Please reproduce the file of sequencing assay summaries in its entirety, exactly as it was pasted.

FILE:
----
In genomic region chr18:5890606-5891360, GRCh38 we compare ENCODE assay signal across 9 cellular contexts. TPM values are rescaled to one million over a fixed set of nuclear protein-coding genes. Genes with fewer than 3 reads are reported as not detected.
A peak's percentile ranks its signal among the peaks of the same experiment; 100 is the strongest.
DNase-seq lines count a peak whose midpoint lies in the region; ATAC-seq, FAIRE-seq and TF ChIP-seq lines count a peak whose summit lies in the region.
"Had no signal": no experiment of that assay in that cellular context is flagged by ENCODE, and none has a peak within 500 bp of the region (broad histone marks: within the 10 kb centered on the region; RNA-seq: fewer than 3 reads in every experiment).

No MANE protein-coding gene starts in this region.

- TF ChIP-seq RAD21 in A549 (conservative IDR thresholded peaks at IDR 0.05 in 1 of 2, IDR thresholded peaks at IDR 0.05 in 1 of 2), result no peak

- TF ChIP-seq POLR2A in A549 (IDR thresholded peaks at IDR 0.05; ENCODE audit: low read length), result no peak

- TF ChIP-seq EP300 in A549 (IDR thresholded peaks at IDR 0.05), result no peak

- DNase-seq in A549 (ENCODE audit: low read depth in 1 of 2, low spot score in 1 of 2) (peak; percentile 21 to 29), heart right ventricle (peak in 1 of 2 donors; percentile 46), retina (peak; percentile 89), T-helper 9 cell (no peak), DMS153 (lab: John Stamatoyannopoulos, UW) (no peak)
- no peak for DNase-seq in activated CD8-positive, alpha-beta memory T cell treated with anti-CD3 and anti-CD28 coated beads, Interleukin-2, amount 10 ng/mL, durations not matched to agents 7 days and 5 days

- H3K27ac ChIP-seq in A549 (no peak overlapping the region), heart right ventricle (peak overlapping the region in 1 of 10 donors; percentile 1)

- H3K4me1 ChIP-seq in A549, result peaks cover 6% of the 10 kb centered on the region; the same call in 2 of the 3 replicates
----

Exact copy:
In genomic region chr18:5890606-5891360, GRCh38 we compare ENCODE assay signal across 9 cellular contexts. TPM values are rescaled to one million over a fixed set of nuclear protein-coding genes. Genes with fewer than 3 reads are reported as not detected.
A peak's percentile ranks its signal among the peaks of the same experiment; 100 is the strongest.
DNase-seq lines count a peak whose midpoint lies in the region; ATAC-seq, FAIRE-seq and TF ChIP-seq lines count a peak whose summit lies in the region.
"Had no signal": no experiment of that assay in that cellular context is flagged by ENCODE, and none has a peak within 500 bp of the region (broad histone marks: within the 10 kb centered on the region; RNA-seq: fewer than 3 reads in every experiment).

No MANE protein-coding gene starts in this region.

- TF ChIP-seq RAD21 in A549 (conservative IDR thresholded peaks at IDR 0.05 in 1 of 2, IDR thresholded peaks at IDR 0.05 in 1 of 2), result no peak

- TF ChIP-seq POLR2A in A549 (IDR thresholded peaks at IDR 0.05; ENCODE audit: low read length), result no peak

- TF ChIP-seq EP300 in A549 (IDR thresholded peaks at IDR 0.05), result no peak

- DNase-seq in A549 (ENCODE audit: low read depth in 1 of 2, low spot score in 1 of 2) (peak; percentile 21 to 29), heart right ventricle (peak in 1 of 2 donors; percentile 46), retina (peak; percentile 89), T-helper 9 cell (no peak), DMS153 (lab: John Stamatoyannopoulos, UW) (no peak)
- no peak for DNase-seq in activated CD8-positive, alpha-beta memory T cell treated with anti-CD3 and anti-CD28 coated beads, Interleukin-2, amount 10 ng/mL, durations not matched to agents 7 days and 5 days

- H3K27ac ChIP-seq in A549 (no peak overlapping the region), heart right ventricle (peak overlapping the region in 1 of 10 donors; percentile 1)

- H3K4me1 ChIP-seq in A549, result peaks cover 6% of the 10 kb centered on the region; the same call in 2 of the 3 replicates